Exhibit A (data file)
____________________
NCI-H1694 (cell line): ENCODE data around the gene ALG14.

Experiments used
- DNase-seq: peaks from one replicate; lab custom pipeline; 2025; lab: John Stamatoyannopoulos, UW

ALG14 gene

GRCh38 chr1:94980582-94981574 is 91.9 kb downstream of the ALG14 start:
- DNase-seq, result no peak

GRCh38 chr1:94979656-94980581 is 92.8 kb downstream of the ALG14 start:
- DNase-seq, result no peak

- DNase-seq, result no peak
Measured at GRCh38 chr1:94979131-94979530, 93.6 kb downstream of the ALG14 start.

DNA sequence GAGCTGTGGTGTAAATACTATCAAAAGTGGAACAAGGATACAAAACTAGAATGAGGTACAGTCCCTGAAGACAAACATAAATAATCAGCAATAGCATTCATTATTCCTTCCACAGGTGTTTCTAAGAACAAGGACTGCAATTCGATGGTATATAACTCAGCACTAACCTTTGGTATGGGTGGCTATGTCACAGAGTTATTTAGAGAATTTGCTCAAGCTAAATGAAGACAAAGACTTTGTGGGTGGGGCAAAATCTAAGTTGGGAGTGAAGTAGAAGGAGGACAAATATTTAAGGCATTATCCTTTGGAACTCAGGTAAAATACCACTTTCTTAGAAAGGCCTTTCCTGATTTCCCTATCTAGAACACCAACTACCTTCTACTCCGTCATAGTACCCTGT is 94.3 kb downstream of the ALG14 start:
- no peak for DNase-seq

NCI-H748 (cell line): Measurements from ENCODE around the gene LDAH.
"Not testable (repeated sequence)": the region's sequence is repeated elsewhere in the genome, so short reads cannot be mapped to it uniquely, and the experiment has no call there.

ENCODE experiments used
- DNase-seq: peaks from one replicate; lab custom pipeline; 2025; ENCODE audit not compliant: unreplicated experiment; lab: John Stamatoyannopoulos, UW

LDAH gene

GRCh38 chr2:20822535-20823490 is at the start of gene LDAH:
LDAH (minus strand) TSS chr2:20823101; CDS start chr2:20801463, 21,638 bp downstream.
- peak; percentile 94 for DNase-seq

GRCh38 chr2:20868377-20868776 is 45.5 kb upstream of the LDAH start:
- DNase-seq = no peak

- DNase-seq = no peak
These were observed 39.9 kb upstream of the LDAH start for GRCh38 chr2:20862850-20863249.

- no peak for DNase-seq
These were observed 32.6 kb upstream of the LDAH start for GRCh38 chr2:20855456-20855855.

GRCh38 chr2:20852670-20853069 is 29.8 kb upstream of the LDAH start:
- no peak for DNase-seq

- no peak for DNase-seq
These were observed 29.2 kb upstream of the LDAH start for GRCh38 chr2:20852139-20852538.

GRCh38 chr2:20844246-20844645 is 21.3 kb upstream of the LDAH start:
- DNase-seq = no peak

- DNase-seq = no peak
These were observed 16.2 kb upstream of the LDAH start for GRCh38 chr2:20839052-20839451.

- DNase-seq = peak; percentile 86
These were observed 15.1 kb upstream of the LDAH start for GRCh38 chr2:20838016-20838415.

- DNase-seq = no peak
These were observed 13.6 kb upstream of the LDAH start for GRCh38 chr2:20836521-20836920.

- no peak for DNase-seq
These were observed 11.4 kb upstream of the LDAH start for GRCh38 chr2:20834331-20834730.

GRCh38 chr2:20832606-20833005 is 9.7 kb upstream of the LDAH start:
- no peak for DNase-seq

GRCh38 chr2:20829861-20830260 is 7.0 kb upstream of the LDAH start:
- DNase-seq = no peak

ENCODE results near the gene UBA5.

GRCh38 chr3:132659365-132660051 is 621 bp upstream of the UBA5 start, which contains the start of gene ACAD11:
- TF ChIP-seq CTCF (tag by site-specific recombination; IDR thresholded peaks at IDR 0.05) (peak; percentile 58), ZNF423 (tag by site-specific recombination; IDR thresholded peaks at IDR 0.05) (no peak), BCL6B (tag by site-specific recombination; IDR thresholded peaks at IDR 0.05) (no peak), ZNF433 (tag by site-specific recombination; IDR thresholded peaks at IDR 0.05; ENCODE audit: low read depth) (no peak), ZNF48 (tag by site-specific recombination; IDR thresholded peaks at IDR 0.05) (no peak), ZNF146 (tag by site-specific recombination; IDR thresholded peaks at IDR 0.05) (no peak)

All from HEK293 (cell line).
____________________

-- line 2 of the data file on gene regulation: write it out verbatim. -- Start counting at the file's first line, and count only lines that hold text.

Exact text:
Experiments used